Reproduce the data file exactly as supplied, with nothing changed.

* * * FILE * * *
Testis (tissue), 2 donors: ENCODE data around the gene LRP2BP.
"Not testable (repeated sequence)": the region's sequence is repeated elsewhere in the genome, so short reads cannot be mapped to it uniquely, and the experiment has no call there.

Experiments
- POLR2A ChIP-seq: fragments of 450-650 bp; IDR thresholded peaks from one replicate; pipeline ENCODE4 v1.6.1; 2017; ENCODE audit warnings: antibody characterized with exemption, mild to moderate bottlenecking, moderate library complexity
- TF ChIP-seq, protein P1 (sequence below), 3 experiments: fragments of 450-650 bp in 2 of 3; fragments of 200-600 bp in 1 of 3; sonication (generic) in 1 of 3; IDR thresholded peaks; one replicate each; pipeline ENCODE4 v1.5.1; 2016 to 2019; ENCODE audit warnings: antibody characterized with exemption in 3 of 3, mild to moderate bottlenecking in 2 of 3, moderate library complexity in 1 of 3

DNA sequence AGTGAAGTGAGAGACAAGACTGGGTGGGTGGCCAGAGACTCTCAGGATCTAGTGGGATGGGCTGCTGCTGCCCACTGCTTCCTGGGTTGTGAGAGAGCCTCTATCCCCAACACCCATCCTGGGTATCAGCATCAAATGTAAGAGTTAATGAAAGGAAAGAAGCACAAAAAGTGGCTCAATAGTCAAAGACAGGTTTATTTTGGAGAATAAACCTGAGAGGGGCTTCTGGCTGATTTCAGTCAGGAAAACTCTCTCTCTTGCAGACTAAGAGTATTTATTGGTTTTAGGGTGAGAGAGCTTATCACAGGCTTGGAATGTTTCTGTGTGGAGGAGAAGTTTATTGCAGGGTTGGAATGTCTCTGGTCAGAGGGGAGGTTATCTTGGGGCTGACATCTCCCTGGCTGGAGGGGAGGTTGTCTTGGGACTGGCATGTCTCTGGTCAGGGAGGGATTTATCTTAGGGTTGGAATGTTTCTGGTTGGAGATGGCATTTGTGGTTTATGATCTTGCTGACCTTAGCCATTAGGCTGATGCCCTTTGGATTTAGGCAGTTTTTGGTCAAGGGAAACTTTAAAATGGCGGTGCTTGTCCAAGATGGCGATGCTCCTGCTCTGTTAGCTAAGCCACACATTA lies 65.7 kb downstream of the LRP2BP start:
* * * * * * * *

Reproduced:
Testis (tissue), 2 donors: ENCODE data around the gene LRP2BP.
"Not testable (repeated sequence)": the region's sequence is repeated elsewhere in the genome, so short reads cannot be mapped to it uniquely, and the experiment has no call there.

Experiments
- POLR2A ChIP-seq: fragments of 450-650 bp; IDR thresholded peaks from one replicate; pipeline ENCODE4 v1.6.1; 2017; ENCODE audit warnings: antibody characterized with exemption, mild to moderate bottlenecking, moderate library complexity
- TF ChIP-seq, protein P1 (sequence below), 3 experiments: fragments of 450-650 bp in 2 of 3; fragments of 200-600 bp in 1 of 3; sonication (generic) in 1 of 3; IDR thresholded peaks; one replicate each; pipeline ENCODE4 v1.5.1; 2016 to 2019; ENCODE audit warnings: antibody characterized with exemption in 3 of 3, mild to moderate bottlenecking in 2 of 3, moderate library complexity in 1 of 3

DNA sequence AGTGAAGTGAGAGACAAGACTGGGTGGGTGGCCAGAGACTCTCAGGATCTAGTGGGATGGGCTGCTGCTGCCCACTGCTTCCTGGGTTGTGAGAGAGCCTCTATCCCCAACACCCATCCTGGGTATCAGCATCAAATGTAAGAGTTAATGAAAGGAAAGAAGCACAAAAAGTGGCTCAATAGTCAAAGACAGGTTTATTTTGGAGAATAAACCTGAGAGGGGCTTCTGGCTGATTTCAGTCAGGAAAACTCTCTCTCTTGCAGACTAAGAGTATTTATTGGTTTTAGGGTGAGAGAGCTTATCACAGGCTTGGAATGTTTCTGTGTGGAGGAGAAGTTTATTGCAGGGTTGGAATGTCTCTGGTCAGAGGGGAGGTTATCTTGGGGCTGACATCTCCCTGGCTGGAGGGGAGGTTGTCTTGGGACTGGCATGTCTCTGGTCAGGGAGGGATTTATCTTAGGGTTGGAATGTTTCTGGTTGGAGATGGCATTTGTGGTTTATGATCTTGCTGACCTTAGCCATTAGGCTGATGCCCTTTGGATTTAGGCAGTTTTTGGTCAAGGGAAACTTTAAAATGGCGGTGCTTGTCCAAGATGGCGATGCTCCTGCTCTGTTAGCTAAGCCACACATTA lies 65.7 kb downstream of the LRP2BP start: